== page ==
Life's Song by Emily Coungeau

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My love is the rosy-fingered dawn,
Which heralds the birth of the fragrant morn,
And beareth a chalice which sheddeth showers
Of crystal dew o'er the dreaming flowers.    

My love is the king with the torch of gold,
Whose flambent rays doth dear earth enfold,
Who kissed the amorous, waiting west,
And gildeth a path o'er the ocean's breast.  

My love is that queenly vision meek,
With pale fires quenched, and a paler cheek,
Who walketh so softly and regal, yet sad,
But who wreathed in such beauty doth make me glad.

My love is that temple with dome so blue,
Where those gleaming jewels the stars peep through,
With the swinging earth a cushion where we
May behold the celestial pageantry.

My love is life's music-the deep rich chords
Hath the soul for a reed, though it breathe no words,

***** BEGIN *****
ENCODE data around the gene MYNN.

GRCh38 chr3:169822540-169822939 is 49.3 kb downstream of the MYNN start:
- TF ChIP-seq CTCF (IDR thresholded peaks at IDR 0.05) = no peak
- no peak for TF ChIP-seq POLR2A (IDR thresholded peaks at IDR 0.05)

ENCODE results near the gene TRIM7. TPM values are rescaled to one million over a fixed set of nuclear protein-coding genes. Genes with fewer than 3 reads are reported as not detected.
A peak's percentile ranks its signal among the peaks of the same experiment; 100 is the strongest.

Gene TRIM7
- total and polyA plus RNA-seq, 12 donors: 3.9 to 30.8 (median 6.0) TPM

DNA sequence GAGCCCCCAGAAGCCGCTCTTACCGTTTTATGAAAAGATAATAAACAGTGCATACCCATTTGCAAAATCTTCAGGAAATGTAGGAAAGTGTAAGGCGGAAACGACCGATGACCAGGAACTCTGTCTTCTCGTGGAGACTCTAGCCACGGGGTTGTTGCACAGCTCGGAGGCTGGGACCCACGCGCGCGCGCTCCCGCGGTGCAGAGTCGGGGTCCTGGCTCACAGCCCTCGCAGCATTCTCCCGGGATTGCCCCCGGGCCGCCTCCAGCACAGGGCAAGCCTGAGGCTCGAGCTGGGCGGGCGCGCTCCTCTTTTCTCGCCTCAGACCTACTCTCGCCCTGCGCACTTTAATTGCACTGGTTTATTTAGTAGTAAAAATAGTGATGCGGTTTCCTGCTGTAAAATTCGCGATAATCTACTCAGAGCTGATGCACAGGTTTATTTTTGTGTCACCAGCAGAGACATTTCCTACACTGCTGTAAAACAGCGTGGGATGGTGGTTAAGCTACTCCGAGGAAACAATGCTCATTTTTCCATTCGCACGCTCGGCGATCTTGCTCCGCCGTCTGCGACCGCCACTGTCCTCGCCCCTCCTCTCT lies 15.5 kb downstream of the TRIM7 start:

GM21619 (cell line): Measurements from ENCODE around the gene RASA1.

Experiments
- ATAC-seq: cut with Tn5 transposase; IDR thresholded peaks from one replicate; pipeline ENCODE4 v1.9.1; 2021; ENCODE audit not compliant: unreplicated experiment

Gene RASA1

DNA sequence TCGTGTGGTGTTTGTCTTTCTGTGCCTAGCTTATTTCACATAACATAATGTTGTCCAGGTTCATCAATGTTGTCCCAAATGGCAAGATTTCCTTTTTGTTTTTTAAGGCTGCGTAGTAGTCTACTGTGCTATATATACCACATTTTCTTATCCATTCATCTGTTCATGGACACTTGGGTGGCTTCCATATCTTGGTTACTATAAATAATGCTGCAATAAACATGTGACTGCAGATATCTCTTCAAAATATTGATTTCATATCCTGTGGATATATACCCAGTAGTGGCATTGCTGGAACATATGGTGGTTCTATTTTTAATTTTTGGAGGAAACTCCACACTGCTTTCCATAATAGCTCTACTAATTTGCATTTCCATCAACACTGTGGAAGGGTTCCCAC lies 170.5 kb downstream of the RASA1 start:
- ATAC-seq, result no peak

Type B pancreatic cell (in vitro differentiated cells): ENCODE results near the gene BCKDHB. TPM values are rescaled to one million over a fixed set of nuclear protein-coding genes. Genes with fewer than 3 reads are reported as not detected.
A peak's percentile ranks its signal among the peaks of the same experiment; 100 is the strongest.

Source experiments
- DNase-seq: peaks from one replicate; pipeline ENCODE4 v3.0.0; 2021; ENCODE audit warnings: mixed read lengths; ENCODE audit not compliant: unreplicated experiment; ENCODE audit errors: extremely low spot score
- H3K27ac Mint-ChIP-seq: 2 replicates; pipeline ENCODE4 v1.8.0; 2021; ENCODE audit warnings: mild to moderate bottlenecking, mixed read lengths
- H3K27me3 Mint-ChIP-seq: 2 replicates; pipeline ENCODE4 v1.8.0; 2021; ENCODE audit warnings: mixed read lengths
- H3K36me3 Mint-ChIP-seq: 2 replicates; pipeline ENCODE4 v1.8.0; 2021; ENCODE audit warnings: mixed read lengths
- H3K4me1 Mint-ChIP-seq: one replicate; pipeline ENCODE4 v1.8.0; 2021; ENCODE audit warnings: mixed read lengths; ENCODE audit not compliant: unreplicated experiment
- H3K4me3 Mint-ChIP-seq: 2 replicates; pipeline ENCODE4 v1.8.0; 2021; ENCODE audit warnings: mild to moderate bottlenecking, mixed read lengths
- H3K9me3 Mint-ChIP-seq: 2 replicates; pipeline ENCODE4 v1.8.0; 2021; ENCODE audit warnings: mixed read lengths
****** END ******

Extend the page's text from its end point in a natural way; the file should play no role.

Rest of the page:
Like a string of gems in a holy shrine,
And each gem a pure note on a lute divine.  

Oh, love! Life's song which is sweetest flows
To the stately measure the dreamer knows,
With a thrilling cadenza in mortal ears.
Where life's song endeth there are no tears.

First published in The Brisbane Courier, 13 May 1914;
and later in
Rustling Leaves: Selected Poems by Emily Coungeau, 1920.

Author reference sites: Austlit, Australian Dictionary of Biography

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This page contains a single entry by Perry Middlemiss published on May 13, 2012 10:19 AM.

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